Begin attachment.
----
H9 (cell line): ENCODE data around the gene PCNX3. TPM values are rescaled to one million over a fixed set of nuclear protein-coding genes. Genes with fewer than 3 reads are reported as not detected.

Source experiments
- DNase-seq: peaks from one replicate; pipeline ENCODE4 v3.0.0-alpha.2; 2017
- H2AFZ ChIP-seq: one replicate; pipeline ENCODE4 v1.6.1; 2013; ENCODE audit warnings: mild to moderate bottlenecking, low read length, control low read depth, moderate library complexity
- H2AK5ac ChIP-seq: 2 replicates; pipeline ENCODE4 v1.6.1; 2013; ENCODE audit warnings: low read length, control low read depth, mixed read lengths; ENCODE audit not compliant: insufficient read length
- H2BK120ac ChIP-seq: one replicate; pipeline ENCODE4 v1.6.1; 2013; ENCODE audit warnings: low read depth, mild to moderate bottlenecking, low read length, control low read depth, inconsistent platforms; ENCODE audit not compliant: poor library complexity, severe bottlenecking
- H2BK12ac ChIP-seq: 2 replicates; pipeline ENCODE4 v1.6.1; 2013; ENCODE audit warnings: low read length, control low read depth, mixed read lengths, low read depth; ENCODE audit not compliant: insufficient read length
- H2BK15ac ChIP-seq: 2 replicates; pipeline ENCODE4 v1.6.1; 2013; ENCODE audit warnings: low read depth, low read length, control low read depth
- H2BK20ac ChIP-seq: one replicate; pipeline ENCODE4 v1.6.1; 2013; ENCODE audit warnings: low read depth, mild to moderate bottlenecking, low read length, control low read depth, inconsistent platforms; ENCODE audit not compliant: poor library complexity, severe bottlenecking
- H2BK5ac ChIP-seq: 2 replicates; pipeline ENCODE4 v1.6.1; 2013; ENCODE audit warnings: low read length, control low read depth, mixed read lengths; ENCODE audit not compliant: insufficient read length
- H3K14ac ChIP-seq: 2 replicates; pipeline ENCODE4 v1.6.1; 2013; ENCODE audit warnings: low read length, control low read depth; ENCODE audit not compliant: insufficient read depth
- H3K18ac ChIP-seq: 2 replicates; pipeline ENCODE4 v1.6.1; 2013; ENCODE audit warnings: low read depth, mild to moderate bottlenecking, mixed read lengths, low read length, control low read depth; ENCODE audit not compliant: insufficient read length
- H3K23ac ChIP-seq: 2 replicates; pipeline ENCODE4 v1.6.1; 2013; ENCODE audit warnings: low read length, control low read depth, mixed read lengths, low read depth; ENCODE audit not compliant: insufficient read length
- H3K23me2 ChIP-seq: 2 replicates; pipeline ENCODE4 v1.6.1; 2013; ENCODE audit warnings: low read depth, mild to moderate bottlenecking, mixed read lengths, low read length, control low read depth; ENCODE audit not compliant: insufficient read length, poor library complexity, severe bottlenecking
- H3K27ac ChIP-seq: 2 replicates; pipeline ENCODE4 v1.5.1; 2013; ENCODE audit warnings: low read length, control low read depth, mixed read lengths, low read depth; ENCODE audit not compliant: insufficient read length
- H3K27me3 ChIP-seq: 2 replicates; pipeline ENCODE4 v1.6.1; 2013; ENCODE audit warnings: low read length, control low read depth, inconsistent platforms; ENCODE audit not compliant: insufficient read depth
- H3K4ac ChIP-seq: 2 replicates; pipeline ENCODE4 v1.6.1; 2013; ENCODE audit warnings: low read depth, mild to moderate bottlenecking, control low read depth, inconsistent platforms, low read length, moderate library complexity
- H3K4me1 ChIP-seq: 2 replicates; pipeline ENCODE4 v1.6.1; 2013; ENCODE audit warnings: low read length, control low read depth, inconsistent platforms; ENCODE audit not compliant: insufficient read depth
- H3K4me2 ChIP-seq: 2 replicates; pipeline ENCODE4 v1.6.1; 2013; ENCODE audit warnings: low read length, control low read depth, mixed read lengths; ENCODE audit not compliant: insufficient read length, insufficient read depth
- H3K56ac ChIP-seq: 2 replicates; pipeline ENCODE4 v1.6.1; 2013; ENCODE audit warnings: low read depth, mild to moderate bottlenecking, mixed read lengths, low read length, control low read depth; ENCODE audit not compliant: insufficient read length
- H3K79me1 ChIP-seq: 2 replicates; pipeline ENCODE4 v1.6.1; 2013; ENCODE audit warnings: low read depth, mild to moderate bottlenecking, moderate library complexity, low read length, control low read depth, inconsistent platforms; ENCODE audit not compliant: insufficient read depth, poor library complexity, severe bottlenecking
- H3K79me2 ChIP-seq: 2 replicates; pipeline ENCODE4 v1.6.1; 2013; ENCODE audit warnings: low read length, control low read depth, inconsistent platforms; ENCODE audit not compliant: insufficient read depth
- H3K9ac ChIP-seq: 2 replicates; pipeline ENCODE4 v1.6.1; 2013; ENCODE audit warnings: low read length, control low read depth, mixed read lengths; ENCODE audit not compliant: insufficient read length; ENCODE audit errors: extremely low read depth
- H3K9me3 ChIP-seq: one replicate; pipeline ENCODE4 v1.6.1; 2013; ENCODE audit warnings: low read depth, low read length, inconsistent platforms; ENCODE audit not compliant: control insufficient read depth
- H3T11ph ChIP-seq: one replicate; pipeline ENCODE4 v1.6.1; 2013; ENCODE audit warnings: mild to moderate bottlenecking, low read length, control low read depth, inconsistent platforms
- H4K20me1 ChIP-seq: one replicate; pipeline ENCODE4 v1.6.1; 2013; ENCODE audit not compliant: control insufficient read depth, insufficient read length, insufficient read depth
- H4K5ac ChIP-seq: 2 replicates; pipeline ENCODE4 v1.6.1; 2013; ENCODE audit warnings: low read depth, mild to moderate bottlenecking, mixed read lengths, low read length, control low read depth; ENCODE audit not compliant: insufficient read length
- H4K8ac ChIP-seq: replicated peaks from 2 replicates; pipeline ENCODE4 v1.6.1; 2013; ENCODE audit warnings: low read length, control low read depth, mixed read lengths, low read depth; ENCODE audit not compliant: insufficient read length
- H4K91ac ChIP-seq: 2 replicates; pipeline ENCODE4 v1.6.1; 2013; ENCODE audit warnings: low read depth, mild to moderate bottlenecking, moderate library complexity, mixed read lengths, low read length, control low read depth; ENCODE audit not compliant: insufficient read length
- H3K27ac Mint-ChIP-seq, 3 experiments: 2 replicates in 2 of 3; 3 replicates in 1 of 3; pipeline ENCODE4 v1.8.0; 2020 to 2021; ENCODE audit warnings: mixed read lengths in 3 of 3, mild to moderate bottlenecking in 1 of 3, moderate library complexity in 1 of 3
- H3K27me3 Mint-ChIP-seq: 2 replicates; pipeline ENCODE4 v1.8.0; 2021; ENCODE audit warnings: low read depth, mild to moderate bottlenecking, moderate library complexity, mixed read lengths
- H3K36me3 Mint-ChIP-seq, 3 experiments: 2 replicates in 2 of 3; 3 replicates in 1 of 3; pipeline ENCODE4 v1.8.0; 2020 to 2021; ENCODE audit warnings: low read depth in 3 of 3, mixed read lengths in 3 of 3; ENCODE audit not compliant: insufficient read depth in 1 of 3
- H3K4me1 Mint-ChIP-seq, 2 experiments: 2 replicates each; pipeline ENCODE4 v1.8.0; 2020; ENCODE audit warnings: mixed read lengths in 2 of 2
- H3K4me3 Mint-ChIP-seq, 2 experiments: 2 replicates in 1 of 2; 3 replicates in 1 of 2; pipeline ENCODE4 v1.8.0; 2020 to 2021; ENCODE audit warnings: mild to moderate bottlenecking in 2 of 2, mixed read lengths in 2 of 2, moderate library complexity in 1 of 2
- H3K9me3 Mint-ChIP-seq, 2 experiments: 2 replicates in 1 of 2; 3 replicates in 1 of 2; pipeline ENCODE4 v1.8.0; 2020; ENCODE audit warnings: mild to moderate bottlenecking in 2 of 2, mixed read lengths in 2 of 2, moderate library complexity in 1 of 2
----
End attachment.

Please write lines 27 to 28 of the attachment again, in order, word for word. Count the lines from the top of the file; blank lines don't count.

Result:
- H4K5ac ChIP-seq: 2 replicates; pipeline ENCODE4 v1.6.1; 2013; ENCODE audit warnings: low read depth, mild to moderate bottlenecking, mixed read lengths, low read length, control low read depth; ENCODE audit not compliant: insufficient read length
- H4K8ac ChIP-seq: replicated peaks from 2 replicates; pipeline ENCODE4 v1.6.1; 2013; ENCODE audit warnings: low read length, control low read depth, mixed read lengths, low read depth; ENCODE audit not compliant: insufficient read length